She in fact did interview my other suitemates who answered the survey as either not wanting to have children at all, or would continue working as a mother. I am somewhat shocked that she did not include ANY of their ideas or views in the article. . . Because of my own life experiences, I simply hold the personal attitude that I would be willing to stop my career for children if/when I have them.
Although that student remained anonymous, the evidence remains that one of the women cited as a future SAHM isn't even sure she'll have children!

Ms. Story did indeed post a response, albeit a weak one which does little to addressss the concerns with her methodology. Indeed, her citing of Sylvia Hewlett as a "top researcher on trends in women in the labor force" demonstrates just how little Ms. Strong understands.

While only a few noted the particularly relevant anti-childfree wording, it is still a good thing for us that this article is being scrutinized to this extent. Perhaps pro-natalist reporters will think twice before letting their bias run away with them.

Oh, and since Strong chose Yale because she was a recent grad, I can't resist:

3 comments:

Vinny C said...

There's a litany of problems with this survey. I'll just throw out a few comments, some more serious than others.

1) "Was your mom a stay-at-home mom? Explain whether she worked, and how much she worked! Were you glad with her choice (to either work or stay-at-home or whatever combination she did)? "

Was the exclamation point really necessary? Even Elaine Benes would disapprove.

2) Format-wise, this survey sucked. I'm actually shocked that 138 people completed this survey. It appears to be all long- and short-answer. It's hard to picture anyone but the people who are most committed to the underlying bias of this study botherering to fill out the whole thing (and maybe perhaps a couple of very pissed off people on the other side). People generally don't have that kind of attention span.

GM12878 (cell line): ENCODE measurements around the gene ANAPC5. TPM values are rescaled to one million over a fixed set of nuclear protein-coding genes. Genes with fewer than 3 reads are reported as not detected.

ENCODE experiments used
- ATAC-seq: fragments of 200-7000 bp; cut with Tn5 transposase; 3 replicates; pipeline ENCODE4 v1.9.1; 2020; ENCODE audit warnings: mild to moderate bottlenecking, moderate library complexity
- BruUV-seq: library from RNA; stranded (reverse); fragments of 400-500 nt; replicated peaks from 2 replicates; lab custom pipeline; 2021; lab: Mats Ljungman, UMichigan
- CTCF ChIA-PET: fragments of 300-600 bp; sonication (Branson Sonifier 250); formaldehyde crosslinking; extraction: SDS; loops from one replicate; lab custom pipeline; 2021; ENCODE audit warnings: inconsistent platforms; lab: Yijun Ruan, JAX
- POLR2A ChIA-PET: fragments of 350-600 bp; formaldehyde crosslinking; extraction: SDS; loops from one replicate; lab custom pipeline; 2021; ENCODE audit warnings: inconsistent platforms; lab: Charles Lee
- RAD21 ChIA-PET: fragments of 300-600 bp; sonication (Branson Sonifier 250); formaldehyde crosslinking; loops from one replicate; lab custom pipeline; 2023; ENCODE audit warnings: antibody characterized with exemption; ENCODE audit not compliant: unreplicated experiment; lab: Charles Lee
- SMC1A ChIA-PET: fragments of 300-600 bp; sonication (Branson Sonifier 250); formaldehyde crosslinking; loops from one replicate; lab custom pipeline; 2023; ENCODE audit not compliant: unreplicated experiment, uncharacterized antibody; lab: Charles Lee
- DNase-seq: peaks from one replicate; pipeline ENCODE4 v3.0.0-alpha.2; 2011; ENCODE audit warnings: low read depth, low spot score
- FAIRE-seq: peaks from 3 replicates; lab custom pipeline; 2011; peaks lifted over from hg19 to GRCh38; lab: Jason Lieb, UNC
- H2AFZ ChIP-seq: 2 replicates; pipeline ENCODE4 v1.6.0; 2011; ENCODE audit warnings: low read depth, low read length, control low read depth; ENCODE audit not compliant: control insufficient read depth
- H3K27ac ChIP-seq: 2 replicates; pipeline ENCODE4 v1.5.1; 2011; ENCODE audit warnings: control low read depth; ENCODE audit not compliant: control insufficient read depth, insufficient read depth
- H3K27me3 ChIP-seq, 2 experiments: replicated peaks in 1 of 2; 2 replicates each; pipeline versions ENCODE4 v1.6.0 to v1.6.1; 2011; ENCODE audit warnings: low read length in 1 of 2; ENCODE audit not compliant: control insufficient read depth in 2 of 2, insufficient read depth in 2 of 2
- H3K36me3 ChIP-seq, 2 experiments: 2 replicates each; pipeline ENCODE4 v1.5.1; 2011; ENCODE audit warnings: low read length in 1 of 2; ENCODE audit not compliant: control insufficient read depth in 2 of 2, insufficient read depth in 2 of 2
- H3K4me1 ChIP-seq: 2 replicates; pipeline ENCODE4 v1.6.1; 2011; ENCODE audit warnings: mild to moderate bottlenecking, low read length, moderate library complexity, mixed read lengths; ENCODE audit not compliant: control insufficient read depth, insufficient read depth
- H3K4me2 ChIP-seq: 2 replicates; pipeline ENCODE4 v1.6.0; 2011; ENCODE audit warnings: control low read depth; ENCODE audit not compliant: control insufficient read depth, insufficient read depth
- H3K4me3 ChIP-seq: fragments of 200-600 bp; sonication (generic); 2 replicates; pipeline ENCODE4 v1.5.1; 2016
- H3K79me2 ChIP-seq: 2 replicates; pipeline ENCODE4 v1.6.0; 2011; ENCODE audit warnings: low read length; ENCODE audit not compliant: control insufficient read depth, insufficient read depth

3) The obvious bias in this study makes the results almost meaningless. They sure as hell aren't generalizable to anyone else. So in essence, we've got study that only relates to a miniscule subsample of the population, and even that subsample poorly examined.

4) The department of whichever school granted her a degree should be sent a case of Mad Dog 20/20. You've obviously done a complete shit job of educating Ms. Story in research methodology. Sometimes cheap booze helps to drown the sorrow and embarrassment.

5) I have a hard time believing that someone who put so little effort in creating this survey would have bothered to code the results of all of the open-ended questions. Which, you know, you kinda have to do if you're going to ask those questions to begin with.

Anonymous said...

"The department of whichever school granted her a degree should be sent a case of Mad Dog 20/20. You've obviously done a complete shit job of educating Ms. Story in research methodology. Sometimes cheap booze helps to drown the sorrow and embarrassment."

That's Yale all right. Go Crimson!

Anonymous said...

When you have children, will you stay at home or keep working?

Heh. Reminds me of the old joke that they use in logic classes and law school and so on: "Have you stopped beating your wife yet?"